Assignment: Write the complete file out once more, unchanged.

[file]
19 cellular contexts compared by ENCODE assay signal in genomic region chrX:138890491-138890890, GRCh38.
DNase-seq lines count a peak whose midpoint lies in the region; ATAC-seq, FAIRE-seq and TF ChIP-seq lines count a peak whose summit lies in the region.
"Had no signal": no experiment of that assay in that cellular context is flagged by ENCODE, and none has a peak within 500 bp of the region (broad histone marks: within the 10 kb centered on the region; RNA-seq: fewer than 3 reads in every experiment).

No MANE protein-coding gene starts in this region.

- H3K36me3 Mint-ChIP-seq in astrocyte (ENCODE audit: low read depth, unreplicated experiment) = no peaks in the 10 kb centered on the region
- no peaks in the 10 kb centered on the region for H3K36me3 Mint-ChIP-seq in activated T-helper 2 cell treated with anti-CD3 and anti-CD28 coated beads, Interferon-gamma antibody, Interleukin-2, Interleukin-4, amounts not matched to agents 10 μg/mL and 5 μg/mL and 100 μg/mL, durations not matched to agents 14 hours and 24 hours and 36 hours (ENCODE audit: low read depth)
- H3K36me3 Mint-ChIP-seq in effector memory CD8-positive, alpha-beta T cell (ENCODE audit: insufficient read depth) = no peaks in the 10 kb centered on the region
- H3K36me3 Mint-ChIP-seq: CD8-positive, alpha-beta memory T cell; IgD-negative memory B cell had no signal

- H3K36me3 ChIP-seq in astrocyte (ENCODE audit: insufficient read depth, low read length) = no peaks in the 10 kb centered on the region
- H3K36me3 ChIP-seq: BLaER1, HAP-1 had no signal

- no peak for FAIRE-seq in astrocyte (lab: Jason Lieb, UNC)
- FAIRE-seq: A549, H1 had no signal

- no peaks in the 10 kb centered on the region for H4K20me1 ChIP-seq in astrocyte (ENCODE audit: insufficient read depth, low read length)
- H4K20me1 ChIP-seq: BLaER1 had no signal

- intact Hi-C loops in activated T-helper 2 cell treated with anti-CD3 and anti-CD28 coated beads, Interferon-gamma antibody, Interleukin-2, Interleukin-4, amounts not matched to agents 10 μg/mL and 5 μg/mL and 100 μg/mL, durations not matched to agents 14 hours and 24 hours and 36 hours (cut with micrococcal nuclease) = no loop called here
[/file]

19 cellular contexts compared by ENCODE assay signal in genomic region chrX:138890491-138890890, GRCh38.
DNase-seq lines count a peak whose midpoint lies in the region; ATAC-seq, FAIRE-seq and TF ChIP-seq lines count a peak whose summit lies in the region.
"Had no signal": no experiment of that assay in that cellular context is flagged by ENCODE, and none has a peak within 500 bp of the region (broad histone marks: within the 10 kb centered on the region; RNA-seq: fewer than 3 reads in every experiment).

No MANE protein-coding gene starts in this region.

- H3K36me3 Mint-ChIP-seq in astrocyte (ENCODE audit: low read depth, unreplicated experiment) = no peaks in the 10 kb centered on the region
- no peaks in the 10 kb centered on the region for H3K36me3 Mint-ChIP-seq in activated T-helper 2 cell treated with anti-CD3 and anti-CD28 coated beads, Interferon-gamma antibody, Interleukin-2, Interleukin-4, amounts not matched to agents 10 μg/mL and 5 μg/mL and 100 μg/mL, durations not matched to agents 14 hours and 24 hours and 36 hours (ENCODE audit: low read depth)
- H3K36me3 Mint-ChIP-seq in effector memory CD8-positive, alpha-beta T cell (ENCODE audit: insufficient read depth) = no peaks in the 10 kb centered on the region
- H3K36me3 Mint-ChIP-seq: CD8-positive, alpha-beta memory T cell; IgD-negative memory B cell had no signal

- H3K36me3 ChIP-seq in astrocyte (ENCODE audit: insufficient read depth, low read length) = no peaks in the 10 kb centered on the region
- H3K36me3 ChIP-seq: BLaER1, HAP-1 had no signal

- no peak for FAIRE-seq in astrocyte (lab: Jason Lieb, UNC)
- FAIRE-seq: A549, H1 had no signal

- no peaks in the 10 kb centered on the region for H4K20me1 ChIP-seq in astrocyte (ENCODE audit: insufficient read depth, low read length)
- H4K20me1 ChIP-seq: BLaER1 had no signal

- intact Hi-C loops in activated T-helper 2 cell treated with anti-CD3 and anti-CD28 coated beads, Interferon-gamma antibody, Interleukin-2, Interleukin-4, amounts not matched to agents 10 μg/mL and 5 μg/mL and 100 μg/mL, durations not matched to agents 14 hours and 24 hours and 36 hours (cut with micrococcal nuclease) = no loop called here